• Invariant 1: No red node has a red child
• Invariant 2: Every path from the root to an empty node contains the same number of black nodes

#### Red-Black Trees

``````sealed trait Colour[+A]
case class R[A](a: A) extends Colour[A]
case class B[A](a: A) extends Colour[A]``````
``````sealed trait Tree[+A]
case object E extends Tree[Nothing]
case class T[A](l: Tree[A], elem: Colour[A], r: Tree[A]) extends Tree[A]``````

#### Red-Black Trees

Folding the colour

``````sealed trait Colour[+A] {
def fold[X](fr: A => X, fb: A => X): X =
if(this.isRed) fr(this.a) else fb(this.a)
}``````

And add a helper to the trait:

``def elem: A = fold(identity, identity)``

#### Useful operations

Is a given element in the tree?

``````def member[A](element: A, tree: Tree[A])(implicit oa: Ordering[A]):Boolean =
tree match {``````
``  case E => false``
``````  case T(l, c, r) =>
import oa._
val e = c.elem
if (element < e) member(element, l)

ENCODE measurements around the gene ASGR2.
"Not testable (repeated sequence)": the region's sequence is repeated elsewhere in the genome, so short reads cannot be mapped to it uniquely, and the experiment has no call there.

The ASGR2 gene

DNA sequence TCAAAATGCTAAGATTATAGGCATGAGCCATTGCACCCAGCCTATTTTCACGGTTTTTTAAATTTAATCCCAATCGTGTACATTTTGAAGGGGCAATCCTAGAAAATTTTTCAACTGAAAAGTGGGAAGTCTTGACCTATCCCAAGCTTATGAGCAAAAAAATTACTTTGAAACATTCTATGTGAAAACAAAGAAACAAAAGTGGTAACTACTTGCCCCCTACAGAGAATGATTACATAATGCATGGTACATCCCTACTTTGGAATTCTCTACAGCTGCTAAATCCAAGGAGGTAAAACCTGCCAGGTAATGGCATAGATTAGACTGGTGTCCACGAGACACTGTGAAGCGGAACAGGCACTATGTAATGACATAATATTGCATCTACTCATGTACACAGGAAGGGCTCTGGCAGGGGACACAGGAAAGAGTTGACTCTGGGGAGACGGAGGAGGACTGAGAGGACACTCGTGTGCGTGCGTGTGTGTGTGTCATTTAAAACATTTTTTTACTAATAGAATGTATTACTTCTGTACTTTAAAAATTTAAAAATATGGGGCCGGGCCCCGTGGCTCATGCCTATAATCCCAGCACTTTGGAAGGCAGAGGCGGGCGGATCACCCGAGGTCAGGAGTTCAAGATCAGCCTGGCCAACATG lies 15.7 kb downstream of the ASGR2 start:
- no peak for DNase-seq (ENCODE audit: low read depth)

else if (element > e) member(element, r)
else true
}``````

#### Red-Black Trees

Inserting an element into the tree

``````def insert[A](element: A, tree: Tree[A])(implicit oa: Ordering[A]): Tree[A] = {

def ins(t: Tree[A]): Tree[A] =
t match {``````
``      case E => T(E, R(element), E)``
``````      case T(l, ee, r) =>
import oa._
val e = ee.elem
if (element < e) balance(ins(l), ee, r)
else if (element > e) balance(l, ee, ins(r))
else t
}``````
``````   ins(tree)
}``````

#### Red-Black Trees

Balancing the tree

We need to turn trees that look like this: #### Red-Black Trees

Balancing the tree

Into this: • Invariant 1: No red node has a red child
• Invariant 2: Every path from the root to an empty node contains the same number of black nodes

#### Red-Black Trees

``````def balance[A](ll: Tree[A], ee: Colour[A], rr: Tree[A]): Tree[A] =
(ll, ee, rr) match {``````
``````    case (T(T(a, R(x), b), R(y), c), B(z), d) =>
T(T(a, B(x), b), R(y), T(c, B(z), d))``````  #### Red-Black Trees

``````def balance[A](ll: Tree[A], ee: Colour[A], rr: Tree[A]): Tree[A] =
(ll, ee, rr) match {``````
``````    case (T(T(a, R(x), b), R(y), c), B(z), d) =>
T(T(a, B(x), b), R(y), T(c, B(z), d))``````
``````   case (T(a, R(x), T(b, R(y), c)), B(z), d) =>
T(T(a, B(x), b), R(y), T(c, B(z), d))``````
``````    case (a, B(x), T(T(b, R(y), c), R(z), d)) =>
T(T(a, B(x), b), R(y), T(c, B(z), d))``````
``````    case (a, B(x), T(b, R(y), T(c, R(z), d))) =>
T(T(a, B(x), b), R(y), T(c, B(z), d))``````
``````    case _ => T(ll, ee, rr)
}``````